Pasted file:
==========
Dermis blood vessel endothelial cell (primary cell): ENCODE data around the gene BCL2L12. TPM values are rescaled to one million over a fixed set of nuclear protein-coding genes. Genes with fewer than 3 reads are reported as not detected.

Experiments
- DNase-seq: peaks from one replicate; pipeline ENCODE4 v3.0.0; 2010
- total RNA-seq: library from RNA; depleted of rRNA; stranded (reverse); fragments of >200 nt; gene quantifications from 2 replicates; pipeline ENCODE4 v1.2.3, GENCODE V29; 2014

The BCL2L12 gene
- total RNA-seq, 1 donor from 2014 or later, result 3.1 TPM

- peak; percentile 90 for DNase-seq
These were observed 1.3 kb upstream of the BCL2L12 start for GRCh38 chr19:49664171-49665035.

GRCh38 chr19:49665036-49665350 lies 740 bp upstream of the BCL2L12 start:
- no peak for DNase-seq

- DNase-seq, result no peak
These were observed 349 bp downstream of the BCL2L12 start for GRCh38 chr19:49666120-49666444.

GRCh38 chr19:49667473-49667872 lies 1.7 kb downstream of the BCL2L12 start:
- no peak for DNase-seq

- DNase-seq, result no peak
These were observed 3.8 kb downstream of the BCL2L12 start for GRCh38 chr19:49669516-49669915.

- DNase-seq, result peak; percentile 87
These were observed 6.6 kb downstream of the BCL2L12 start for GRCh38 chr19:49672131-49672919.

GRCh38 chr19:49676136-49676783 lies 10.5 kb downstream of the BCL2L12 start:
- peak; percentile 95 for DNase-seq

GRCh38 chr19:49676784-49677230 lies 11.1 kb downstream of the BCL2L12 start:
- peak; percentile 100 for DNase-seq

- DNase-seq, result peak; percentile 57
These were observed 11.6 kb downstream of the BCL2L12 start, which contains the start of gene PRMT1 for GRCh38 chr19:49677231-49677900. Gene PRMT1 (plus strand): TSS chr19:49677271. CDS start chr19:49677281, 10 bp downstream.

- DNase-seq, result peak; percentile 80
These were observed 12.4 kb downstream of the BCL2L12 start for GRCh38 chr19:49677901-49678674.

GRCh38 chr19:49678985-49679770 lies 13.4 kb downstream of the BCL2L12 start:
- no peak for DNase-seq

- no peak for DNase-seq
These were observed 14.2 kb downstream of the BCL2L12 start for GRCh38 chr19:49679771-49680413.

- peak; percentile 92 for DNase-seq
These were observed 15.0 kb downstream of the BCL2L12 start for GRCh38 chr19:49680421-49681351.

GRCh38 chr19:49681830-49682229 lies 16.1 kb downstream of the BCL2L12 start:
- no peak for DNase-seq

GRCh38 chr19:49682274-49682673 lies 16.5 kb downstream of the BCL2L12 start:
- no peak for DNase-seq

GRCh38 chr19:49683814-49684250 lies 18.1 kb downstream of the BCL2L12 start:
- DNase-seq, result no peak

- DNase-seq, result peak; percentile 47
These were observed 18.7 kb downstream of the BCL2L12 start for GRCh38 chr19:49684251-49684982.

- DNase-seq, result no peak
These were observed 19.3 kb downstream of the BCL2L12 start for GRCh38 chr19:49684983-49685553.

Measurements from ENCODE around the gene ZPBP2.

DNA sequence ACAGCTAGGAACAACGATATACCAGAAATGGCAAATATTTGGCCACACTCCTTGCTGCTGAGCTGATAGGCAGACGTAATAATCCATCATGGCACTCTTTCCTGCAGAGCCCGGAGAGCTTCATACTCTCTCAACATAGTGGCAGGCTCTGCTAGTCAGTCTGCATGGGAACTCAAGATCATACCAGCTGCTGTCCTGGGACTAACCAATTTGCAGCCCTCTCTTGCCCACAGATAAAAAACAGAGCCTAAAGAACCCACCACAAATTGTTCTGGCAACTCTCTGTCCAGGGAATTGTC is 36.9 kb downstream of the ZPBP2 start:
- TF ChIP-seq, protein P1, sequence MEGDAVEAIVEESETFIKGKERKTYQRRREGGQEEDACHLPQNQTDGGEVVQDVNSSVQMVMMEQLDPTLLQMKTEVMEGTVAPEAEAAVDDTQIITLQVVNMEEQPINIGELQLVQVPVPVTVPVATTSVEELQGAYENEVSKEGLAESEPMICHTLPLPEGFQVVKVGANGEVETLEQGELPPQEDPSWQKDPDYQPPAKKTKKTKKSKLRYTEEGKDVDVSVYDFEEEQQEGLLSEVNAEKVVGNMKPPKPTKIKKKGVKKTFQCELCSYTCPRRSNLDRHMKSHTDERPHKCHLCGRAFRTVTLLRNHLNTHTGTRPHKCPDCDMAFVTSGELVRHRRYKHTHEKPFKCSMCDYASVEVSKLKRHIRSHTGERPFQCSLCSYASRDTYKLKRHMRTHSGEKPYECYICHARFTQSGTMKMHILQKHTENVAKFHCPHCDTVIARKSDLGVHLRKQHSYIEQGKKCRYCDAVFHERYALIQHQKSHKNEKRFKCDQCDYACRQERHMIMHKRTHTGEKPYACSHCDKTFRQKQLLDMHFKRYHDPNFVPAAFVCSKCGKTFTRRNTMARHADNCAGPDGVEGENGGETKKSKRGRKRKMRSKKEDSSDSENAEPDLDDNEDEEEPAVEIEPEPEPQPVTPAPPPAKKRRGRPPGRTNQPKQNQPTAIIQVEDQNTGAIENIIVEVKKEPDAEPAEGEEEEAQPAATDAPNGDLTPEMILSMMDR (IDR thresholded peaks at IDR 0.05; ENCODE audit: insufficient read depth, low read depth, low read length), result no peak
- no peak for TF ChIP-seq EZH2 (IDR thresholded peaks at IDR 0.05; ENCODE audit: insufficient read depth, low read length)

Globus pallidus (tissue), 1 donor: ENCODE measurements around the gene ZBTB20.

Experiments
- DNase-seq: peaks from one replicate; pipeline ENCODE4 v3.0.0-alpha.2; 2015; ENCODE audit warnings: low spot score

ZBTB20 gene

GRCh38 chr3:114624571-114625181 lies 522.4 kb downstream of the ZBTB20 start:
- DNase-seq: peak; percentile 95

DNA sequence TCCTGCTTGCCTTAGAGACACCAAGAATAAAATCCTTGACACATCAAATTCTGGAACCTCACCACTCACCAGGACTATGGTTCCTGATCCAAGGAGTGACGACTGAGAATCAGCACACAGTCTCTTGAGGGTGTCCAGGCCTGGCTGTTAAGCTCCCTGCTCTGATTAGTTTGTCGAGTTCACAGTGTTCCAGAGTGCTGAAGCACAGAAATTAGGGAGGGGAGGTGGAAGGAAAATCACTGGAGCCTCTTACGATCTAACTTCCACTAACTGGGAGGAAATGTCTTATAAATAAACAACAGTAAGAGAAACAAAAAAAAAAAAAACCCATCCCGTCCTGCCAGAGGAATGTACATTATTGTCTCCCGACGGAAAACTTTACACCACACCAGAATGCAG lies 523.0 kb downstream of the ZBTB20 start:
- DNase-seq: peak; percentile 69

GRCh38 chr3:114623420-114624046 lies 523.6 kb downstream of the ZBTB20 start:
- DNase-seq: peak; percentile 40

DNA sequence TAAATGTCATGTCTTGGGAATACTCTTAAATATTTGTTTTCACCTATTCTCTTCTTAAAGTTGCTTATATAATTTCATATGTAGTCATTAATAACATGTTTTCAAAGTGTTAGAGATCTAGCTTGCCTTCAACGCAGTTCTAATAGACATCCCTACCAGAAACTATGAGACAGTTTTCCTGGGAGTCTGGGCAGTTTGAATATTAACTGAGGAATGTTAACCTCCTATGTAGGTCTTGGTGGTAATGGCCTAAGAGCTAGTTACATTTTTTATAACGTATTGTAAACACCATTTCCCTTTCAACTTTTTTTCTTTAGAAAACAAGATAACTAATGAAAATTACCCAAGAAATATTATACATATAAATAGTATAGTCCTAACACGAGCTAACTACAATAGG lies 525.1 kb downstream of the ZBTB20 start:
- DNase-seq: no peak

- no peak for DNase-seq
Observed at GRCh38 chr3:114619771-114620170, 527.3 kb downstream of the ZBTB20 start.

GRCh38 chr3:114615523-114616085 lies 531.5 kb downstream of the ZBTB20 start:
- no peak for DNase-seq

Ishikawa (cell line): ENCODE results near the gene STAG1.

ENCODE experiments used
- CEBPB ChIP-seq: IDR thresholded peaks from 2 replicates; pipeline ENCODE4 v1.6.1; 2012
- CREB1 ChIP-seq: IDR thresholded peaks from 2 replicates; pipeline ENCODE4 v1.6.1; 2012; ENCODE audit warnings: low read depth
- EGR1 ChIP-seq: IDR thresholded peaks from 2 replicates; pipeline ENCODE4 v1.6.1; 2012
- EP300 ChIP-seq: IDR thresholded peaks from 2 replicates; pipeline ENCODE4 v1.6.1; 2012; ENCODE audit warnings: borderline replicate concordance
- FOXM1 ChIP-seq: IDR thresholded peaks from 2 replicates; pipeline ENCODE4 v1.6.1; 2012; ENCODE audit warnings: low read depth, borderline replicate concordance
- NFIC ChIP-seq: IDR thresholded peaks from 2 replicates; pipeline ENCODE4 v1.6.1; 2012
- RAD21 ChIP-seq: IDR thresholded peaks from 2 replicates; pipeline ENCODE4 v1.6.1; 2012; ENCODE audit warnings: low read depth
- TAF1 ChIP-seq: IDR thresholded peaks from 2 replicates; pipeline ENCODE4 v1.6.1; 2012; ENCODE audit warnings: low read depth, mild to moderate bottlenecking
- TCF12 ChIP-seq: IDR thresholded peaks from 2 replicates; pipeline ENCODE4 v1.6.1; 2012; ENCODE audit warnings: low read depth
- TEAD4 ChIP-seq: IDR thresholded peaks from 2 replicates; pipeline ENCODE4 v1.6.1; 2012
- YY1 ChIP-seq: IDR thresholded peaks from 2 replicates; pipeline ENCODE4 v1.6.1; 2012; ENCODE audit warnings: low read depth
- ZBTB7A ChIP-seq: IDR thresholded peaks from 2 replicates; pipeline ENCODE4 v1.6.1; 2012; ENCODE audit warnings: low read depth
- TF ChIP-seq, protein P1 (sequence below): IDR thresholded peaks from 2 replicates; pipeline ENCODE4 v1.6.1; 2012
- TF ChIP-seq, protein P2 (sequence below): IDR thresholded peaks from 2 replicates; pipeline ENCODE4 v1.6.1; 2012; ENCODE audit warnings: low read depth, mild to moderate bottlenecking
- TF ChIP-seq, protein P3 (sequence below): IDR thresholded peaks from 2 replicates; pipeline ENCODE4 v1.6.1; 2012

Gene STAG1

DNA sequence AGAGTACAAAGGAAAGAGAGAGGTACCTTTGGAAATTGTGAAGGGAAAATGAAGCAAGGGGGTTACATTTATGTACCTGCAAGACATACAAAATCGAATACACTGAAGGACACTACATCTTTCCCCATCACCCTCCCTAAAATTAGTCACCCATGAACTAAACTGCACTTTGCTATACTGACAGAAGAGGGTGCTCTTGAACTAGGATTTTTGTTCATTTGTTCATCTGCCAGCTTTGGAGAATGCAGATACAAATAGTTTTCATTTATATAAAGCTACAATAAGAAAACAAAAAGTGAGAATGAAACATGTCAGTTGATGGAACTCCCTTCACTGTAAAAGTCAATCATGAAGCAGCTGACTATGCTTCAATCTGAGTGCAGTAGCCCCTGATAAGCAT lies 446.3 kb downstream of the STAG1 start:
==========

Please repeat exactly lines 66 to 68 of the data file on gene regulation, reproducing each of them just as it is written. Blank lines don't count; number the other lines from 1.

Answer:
- CREB1 ChIP-seq: IDR thresholded peaks from 2 replicates; pipeline ENCODE4 v1.6.1; 2012; ENCODE audit warnings: low read depth
- EGR1 ChIP-seq: IDR thresholded peaks from 2 replicates; pipeline ENCODE4 v1.6.1; 2012
- EP300 ChIP-seq: IDR thresholded peaks from 2 replicates; pipeline ENCODE4 v1.6.1; 2012; ENCODE audit warnings: borderline replicate concordance